Junk Bonds Finally Capitulate to Lower Oil Price Environment [Chart]
High-yield bond ETFs are down double-digits since the summer.
The Chart of the Week is a weekly Visual Capitalist feature on Fridays.
Over the month of December, the market for high-yield bonds (also known as junk bonds) had a mini-meltdown that’s raised some eyebrows.
Junk bonds, which are non-investment grade debt instruments that are issued by companies with poor credit ratings, are both high-risk and high-reward. If the companies don’t default on their payments, the bonds pay a nice premium to the investor. In fact, the risk and return on junk bonds is generally comparable with that of stocks.
However, sometimes these companies can and will default on their debt obligations, and here’s where the risk comes in. This time, it is the energy sector that is the culprit.
When low oil prices hit last year, many fringe oil and gas producers believed that it would be possible to wait out the market for better prices. Some of these companies even issued risky junk bonds to raise capital to sustain operations until better times.
The recent action in oil and commodity markets have made it clear that oil prices could be low for a long time. Now, these fringe shale producers that have been holding on for better times may get a different type of medicine.
Standard & Poor’s recently warned that a stunning 50% of energy junk bonds are “distressed,” meaning they are at risk of default. That’s about a total of $180 billion distressed debt, which is the highest level since the Financial Crisis.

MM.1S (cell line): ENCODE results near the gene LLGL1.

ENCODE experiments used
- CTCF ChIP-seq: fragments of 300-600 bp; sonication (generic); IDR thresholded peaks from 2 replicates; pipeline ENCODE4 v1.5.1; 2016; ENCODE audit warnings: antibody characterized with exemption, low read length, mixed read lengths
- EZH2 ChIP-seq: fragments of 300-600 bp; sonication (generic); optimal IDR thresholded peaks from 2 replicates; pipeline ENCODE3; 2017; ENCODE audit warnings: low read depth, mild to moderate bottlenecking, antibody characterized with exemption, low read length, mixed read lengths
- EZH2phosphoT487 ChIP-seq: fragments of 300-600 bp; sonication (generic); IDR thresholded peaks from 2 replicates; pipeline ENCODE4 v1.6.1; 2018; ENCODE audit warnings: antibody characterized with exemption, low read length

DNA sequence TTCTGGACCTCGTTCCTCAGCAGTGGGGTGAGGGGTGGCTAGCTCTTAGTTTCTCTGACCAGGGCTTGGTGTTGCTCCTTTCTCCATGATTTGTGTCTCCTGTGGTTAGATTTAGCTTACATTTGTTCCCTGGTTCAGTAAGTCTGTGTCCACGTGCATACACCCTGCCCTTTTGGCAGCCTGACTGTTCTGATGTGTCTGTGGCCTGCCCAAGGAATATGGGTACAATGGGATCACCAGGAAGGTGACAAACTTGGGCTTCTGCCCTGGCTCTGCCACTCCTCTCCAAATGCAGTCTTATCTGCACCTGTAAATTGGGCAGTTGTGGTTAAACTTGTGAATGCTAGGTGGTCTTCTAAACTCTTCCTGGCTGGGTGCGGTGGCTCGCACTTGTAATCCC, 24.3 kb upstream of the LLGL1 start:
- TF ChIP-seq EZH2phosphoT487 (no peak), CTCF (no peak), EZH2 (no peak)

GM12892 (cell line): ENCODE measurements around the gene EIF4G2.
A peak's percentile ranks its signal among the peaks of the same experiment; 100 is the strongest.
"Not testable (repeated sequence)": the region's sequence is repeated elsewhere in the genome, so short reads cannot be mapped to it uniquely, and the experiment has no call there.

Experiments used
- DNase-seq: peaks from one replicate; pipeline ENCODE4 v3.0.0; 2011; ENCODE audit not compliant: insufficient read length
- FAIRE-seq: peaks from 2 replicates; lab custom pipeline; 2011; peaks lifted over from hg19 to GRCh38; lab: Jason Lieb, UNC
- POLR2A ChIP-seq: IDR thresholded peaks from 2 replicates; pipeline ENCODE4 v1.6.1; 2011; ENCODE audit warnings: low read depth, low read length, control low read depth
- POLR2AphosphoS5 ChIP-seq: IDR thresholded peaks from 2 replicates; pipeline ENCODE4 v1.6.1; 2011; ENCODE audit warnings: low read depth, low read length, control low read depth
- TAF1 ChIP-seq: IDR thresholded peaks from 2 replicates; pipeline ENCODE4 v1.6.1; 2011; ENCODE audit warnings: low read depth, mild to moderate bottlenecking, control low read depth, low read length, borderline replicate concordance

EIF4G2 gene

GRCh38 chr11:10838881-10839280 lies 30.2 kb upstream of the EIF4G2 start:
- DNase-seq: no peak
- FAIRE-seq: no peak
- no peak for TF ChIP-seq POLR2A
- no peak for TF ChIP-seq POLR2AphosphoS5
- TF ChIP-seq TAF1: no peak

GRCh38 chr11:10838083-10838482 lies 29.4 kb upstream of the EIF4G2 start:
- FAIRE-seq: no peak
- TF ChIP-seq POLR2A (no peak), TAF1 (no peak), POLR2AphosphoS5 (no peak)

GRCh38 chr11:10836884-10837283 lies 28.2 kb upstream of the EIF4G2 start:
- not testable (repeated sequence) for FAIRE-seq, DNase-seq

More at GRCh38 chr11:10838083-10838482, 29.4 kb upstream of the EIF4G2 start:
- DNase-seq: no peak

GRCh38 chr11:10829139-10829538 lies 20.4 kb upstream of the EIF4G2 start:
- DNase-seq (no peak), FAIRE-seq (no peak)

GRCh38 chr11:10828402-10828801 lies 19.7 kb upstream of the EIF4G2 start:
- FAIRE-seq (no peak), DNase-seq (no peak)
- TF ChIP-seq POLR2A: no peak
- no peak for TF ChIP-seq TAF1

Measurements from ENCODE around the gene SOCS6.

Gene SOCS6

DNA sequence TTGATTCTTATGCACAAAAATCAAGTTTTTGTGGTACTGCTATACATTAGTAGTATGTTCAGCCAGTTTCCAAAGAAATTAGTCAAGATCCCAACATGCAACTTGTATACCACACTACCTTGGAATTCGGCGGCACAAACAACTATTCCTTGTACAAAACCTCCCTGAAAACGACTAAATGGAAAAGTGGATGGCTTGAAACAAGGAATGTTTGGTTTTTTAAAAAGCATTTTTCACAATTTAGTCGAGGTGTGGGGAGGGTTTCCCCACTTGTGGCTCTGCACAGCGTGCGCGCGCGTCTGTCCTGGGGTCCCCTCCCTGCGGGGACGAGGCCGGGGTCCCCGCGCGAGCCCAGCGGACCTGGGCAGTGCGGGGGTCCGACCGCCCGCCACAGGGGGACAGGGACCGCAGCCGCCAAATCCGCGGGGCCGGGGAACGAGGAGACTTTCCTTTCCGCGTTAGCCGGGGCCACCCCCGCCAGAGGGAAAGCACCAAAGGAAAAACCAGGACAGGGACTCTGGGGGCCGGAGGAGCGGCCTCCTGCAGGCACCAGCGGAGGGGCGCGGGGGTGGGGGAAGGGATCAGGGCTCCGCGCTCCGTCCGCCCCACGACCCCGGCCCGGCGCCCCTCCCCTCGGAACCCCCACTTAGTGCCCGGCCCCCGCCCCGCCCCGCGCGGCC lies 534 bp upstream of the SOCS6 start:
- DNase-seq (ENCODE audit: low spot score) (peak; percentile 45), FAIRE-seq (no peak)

Investors began pulling money out of the credit markets fast. Last week, investors pulled a record $5.1 billion out of mutual funds and ETFs investing in junk bonds. Investment-grade bond and junk bond yields are now at their highest since 2012.
On top of that, several funds announced they would be locking out investors from withdrawing their funds. Third Avenue has blocked investors from retrieving money from its credit fund, Stone Lion suspended redemptions in its credit hedge funds, and Lucidus Capital Partners liquidated its holdings to try and get money back to investors.
What does this mean for ordinary investors?
Jeffrey Gundlach, the “Bond King”, talked about this in his latest presentation for DoubleLine Capital:
I’m sure many people on the call have never seen the Fed raise rates. And I’ve got a simple message for you: It’s a different world when the Fed is raising interest rates. Everybody needs to unwind trades at the same time, and it is a completely different environment for the market.
In 2016 we will be sailing into some uncharted territory.
Charted: The World’s Biggest Oil Producers
Just three countries—the U.S., Saudi Arabia and Russia—make up the lion’s share of global oil supply. Here are the biggest oil producers in 2022.
Charted: The World’s Biggest Oil Producers in 2022
In 2022 oil prices peaked at more than $100 per barrel, hitting an eight-year high, after a full year of turmoil in the energy markets in the wake of the Russian invasion of Ukraine.
Oil companies doubled their profits and the economies of the biggest oil producers in the world got a major boost.